Mother of seven boys, Mag (Sarandon) feels in need of a change, but when news reaches the family that the second son is missing, all thoughts for herself recede.
After seven sons and the timely discovery that contraception is, in fact, widely available, Mag (Sarandon) is more than ready to teeter into the world of employment.
But her "premonition dream" over the opening credits cues a missing son scenario and we're swiftly plunged into a full-scale, surprisingly sharp, family drama in smalltown Middle America.
The lost lad in question, discovered on a TV news flash, is prodigal Percival (Matt Kesslar) who swapped the stress of being second best at home for the Marines and whose barracks in the Sinai desert have been obliterated by a terrorist bomb.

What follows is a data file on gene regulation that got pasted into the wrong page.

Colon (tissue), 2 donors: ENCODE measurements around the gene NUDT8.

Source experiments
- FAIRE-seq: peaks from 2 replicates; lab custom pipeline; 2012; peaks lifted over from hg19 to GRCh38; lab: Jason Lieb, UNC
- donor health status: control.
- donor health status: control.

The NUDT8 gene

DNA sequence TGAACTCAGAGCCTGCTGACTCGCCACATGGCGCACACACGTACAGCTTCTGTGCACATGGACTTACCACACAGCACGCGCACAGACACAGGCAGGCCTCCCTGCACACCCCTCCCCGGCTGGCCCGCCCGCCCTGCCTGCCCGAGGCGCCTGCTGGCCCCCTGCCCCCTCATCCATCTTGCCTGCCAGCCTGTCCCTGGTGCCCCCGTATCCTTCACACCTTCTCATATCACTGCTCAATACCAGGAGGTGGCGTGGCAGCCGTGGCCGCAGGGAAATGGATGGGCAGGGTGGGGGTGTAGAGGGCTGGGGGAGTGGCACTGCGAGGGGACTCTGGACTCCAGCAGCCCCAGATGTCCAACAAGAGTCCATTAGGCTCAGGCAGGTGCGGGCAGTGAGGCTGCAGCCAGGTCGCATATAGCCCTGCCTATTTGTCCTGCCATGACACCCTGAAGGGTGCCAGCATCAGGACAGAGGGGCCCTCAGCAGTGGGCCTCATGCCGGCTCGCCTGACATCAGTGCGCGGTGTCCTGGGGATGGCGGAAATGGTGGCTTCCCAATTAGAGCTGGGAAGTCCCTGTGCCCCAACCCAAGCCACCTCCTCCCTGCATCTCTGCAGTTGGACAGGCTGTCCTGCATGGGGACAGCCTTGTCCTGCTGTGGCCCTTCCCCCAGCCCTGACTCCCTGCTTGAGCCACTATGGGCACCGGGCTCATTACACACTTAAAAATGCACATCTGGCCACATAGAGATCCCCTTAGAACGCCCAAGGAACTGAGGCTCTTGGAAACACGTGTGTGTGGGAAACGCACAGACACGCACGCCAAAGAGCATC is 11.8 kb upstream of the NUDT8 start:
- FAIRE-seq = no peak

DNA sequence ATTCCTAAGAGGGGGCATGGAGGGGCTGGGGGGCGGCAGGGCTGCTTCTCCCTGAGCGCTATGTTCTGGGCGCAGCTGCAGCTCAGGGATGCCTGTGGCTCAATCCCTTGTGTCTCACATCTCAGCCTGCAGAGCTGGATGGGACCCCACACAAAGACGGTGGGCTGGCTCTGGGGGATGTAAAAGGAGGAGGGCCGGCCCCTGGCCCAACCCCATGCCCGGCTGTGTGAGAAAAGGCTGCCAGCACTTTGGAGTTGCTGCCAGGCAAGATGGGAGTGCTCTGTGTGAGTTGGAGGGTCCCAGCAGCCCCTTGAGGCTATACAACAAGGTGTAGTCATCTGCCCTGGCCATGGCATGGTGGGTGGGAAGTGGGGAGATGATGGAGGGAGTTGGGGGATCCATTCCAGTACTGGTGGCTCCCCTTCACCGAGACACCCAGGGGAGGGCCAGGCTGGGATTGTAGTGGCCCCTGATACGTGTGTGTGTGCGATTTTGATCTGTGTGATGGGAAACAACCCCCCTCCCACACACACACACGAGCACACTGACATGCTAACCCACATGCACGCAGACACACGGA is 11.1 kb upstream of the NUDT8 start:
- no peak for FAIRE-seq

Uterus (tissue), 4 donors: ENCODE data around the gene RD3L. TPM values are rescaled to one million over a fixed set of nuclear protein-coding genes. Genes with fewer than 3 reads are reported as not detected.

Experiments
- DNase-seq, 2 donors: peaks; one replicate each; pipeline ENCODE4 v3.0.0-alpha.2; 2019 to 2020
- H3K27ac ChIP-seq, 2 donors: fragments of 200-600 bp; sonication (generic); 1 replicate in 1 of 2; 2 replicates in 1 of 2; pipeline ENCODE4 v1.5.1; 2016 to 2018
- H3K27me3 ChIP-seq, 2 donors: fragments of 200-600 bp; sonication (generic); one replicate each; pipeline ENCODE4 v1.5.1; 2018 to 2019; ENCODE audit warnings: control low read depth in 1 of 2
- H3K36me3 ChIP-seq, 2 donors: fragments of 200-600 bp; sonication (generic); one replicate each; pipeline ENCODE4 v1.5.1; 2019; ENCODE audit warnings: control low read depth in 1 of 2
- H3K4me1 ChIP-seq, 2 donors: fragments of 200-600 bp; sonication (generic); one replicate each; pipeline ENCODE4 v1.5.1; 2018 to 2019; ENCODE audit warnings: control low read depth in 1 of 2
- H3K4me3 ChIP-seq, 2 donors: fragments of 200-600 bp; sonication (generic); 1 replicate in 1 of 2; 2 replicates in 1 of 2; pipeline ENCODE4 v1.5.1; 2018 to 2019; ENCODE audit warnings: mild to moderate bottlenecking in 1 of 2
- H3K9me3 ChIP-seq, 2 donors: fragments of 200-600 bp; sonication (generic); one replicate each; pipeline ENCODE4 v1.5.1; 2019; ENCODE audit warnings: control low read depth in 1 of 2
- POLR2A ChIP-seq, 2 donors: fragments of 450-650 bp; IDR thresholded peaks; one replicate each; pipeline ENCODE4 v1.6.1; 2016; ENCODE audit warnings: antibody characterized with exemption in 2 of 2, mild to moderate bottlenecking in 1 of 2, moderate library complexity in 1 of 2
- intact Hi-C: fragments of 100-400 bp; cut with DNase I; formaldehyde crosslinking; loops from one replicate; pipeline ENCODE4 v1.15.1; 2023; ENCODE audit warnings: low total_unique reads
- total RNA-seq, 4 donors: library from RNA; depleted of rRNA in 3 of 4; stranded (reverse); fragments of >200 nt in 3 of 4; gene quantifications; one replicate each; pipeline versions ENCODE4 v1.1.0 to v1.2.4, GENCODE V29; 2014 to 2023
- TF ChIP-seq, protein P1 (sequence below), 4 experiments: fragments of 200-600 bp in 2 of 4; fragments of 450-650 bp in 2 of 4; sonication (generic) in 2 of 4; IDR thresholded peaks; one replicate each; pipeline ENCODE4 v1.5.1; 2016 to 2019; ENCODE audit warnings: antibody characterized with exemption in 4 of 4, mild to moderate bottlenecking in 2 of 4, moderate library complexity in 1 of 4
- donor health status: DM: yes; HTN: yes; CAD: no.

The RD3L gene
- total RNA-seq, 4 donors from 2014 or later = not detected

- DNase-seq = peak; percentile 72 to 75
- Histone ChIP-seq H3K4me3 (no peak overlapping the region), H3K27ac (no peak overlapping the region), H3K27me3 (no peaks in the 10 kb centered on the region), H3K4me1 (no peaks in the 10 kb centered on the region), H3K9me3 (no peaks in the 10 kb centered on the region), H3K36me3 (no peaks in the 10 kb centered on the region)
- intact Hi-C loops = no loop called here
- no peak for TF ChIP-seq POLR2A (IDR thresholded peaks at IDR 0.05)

In shock, Mag's estranged husband Patrick (Shepard) and the rest of the brood - Alfred (Leonard doing his best stuffed shirt and tie), Gideon (Jason London), Izzy (Sean Astin), dreadlocked Simon (Stahl in rebellious teenager mode) and token twins (Philip Arthur Roth and Stephen Roth) - take to watching home movies while waiting for news.
What prevents this potentially sickly slice of homebaked fare from turning into daytime soap drudgery is the subtle use of flashbacks and diversions (especially the tension created between husband and wife) to flesh out the characters thoroughly. First-time director Ackermann, although occasionally allowing the script to drift into dimestore psychology, keeps a tight rein on proceedings, prompting top-notch performances from the cast, especially the fierce Sarandon. She adds a movie star fringe and gives this convincing episode of formula family drama extra bite.
Convincing, human family drama. Compelling.